Most construction trades have an acceptable fudge factor. A few trim joints could be tighter, some of the painting neater, a stair tread less squeaky.
Even new houses come with parts that are not quite right but considered close enough — except for the wiring.
There's no acceptable allowance for a switch or an outlet that almost always works. Because of the dangers from electrical shock and fire, wiring is the most closely controlled construction trade. It's zero tolerance, and why we expect the systems to work correctly all the time.
But some components deteriorate with age. Others become outdated compared with safer products that meet current codes. The electrical system does have some weak links long term. But before you check into those problems, the first step in many homes is to sort out the circuits so you know where to look.
Breakers in the main panel should line up logically, room by room, and be neatly labeled. More often, and particularly in renovated homes, circuits are a confusing maze. Half the kitchen is on the No. 1 breaker and the other half is on No. 12. Improvements and additions over the years can create a jumble.
To sort it out, you could work with a partner: Try a lamp or radio in outlet after outlet, flip different breakers and shout back and forth about what's on and what's off. That trial-and-error approach takes a long time, may produce some errors and you'll have to reset the cable box, clocks and maybe reprogram the thermostat when you're done.
Or you could use a tracer tool like the Sperry Instruments Breaker Finder (model CS61200, about $40). The battery-powered tool has two parts that snap together for storage. The base is a transmitter that plugs into an outlet and sends a signal through the wires. The receiver has a wand to move over different circuit breakers in the main panel until it picks up the signal. You have a match when an LED indicator on the receiver lights up and the unit starts beeping.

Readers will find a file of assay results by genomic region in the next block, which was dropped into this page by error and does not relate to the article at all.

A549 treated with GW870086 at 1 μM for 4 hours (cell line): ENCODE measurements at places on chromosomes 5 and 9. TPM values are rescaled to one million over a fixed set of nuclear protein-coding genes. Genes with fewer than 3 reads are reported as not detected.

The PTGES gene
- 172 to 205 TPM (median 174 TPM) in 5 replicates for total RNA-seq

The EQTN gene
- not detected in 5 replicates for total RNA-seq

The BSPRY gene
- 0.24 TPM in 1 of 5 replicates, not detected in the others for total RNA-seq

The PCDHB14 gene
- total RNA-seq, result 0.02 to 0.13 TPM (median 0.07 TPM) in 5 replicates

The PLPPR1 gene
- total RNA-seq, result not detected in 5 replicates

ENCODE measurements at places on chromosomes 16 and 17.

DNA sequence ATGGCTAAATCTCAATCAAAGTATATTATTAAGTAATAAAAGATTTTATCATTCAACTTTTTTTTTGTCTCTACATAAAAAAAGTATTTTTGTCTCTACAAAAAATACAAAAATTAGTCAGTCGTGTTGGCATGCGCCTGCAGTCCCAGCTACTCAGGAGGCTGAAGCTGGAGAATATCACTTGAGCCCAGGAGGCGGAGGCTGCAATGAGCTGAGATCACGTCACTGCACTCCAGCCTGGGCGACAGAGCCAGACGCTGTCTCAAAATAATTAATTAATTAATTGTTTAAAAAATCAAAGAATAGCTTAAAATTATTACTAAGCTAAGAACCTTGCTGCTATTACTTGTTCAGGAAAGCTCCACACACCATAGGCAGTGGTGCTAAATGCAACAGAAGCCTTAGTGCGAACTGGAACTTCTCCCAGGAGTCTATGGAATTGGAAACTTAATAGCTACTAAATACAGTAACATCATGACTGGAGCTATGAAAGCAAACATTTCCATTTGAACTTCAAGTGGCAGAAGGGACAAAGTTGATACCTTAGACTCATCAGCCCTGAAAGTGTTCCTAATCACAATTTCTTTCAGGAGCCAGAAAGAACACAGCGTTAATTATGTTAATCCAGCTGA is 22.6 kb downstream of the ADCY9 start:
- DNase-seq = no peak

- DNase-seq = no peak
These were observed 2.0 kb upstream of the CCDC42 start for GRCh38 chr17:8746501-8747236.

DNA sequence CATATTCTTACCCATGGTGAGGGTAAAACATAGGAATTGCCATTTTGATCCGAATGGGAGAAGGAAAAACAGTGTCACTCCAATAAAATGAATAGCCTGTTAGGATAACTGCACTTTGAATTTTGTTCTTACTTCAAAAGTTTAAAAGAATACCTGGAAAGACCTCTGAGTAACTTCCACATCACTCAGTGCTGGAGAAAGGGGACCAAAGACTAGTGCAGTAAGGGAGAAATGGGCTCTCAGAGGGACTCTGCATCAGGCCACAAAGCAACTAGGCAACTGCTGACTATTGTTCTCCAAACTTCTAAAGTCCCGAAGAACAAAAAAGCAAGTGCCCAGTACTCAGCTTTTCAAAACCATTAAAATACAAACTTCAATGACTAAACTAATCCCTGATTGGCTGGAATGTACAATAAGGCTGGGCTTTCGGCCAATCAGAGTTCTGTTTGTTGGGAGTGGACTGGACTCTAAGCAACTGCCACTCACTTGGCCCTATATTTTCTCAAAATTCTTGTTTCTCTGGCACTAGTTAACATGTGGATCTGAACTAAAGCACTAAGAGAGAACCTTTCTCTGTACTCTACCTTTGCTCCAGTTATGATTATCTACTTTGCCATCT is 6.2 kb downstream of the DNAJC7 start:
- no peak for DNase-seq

Once you have the layout pinned down, check these signs to see if your wiring system is overloaded, deteriorating or too old to be as safe as it should be. There are three giveaways:
Several duplex outlets (space for two plugs) have adapters connected to more than two plugs.
The system has permanent extension cords.
To keep the circuit breaker from tripping, you have to unplug something to run something else.
These conditions indicate that you need more outlets, maybe a new circuit and possibly a larger service, which is a major project that brings more power from the street to the main breaker panel.
Age and condition
The safety threshold for typical household wiring is about 40 years. Some wiring lasts longer, but with increased risks.
Warning signs include any damage to the wire insulation, most often cracking caused by brittleness. That problem usually surfaces first in an unconditioned area of the house like a cold crawl space or an attic where temperatures soar in the summer. Wire leads are stripped of insulation where they attach to outlets and switches. But those locations are shielded by boxes mounted inside the wall. Exposed metal wiring anywhere else is dangerous.
Older systems, even in good condition, may also lack modern components that increase safety. For example, ground fault circuit interrupters are quick-tripping breakers now installed near any wet locations. They cut the power faster than a circuit breaker in the main panel and greatly decrease the risks from electrical shock. If your house doesn't have them but does have signs of deterioration or overloading, it's time to call an electrician.
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